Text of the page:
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A Day's Jaunt to Krummau

CZECH REPUBLIC | Monday, 9 January 2017 | Views [313]

A Day’s Jaunt to Krummau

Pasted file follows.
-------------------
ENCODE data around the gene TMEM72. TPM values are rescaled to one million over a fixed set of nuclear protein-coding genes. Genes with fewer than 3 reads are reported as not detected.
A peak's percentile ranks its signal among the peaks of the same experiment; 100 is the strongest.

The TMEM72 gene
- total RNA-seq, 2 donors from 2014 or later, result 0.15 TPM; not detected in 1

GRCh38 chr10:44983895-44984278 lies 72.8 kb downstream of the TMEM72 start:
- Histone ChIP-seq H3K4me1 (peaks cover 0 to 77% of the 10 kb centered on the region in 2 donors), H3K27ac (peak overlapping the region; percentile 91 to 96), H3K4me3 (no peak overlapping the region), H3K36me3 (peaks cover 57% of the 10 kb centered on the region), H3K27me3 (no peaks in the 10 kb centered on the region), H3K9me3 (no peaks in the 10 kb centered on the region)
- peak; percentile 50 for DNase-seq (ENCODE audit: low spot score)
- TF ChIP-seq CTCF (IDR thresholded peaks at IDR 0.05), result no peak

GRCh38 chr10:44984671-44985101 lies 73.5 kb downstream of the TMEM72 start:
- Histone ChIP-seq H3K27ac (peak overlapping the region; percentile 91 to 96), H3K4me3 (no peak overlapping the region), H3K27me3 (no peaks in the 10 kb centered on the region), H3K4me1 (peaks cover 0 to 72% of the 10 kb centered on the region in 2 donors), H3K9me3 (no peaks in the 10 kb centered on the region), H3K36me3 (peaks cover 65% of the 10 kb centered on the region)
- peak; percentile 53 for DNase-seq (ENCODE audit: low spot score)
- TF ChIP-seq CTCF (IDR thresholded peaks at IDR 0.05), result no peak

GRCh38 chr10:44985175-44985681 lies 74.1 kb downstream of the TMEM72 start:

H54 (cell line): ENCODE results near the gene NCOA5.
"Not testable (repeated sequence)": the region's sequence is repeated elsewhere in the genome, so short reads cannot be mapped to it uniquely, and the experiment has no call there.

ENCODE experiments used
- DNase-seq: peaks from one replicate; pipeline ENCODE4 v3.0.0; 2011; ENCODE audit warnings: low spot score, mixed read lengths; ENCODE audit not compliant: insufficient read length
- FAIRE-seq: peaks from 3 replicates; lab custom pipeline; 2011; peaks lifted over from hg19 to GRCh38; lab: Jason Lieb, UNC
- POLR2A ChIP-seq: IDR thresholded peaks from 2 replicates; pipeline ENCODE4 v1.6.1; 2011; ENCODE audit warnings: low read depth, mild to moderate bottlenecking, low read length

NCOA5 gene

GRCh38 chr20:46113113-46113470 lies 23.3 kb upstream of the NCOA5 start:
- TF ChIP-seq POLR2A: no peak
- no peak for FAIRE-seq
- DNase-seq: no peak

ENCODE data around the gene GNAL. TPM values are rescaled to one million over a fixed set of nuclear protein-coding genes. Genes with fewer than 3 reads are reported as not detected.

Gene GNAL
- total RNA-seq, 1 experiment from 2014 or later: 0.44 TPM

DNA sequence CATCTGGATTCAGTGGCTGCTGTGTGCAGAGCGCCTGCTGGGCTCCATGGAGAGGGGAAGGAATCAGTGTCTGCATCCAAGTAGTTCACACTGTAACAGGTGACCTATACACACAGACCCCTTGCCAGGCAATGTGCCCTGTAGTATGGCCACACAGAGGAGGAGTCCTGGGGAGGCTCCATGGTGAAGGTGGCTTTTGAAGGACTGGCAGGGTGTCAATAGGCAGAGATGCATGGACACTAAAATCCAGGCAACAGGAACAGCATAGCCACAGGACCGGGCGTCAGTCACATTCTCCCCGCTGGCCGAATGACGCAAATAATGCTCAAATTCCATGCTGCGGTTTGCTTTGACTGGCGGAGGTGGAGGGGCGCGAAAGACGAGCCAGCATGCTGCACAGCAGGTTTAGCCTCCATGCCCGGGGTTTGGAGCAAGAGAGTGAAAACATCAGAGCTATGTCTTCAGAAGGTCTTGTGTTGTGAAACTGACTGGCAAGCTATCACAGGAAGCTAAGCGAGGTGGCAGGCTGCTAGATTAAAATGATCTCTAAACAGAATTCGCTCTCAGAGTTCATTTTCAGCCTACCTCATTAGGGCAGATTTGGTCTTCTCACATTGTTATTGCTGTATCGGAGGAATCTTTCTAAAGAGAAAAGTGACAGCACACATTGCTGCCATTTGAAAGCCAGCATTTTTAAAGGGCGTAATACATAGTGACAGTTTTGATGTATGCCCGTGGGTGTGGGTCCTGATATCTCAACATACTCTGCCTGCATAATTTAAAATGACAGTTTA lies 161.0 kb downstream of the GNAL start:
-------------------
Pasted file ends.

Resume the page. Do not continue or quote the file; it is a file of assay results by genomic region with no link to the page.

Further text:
It had been raining for a few days and Salzburg remained overcast.  I had wanted to visit the medieval town of Krummau for quite awhile as a number of travel sites list it as one of the ‘must see’ small towns in Europe.  I called my friend Jeannie in the evening to see if she would be interested in going with me; she was, and we left at 7:15am for the two hour drive via Linz to the Czech border and then on to Krummau.  The weather was still fairly dreary until we got to the large crossroad section separating the A1 into roads going north to Linz and the Czech Republic, south to Styria, or east on to Vienna. The landscape north of Linz by the border consists of green lightly rolling hillsides with intermittent trees. Cows graze peacefully on the meadows between the small villages that periodically appear as out of nowhere. It seems quite idyllic, and yet as we were crossing, I couldn’t help but wonder what the region was like back in the 70s and 80s, when the border was lined with barbed wire and soldiers with guns on either side. The economic and political disparity between the two sides must have been very difficult to live with.  Today, thanks to the Schengen Agreement, there is only a sign that marks the border; all traces of the past division have disappeared. People and animals are free to roam the region without fear; a freedom that is not to be taken for granted and one that I hope can be preserved.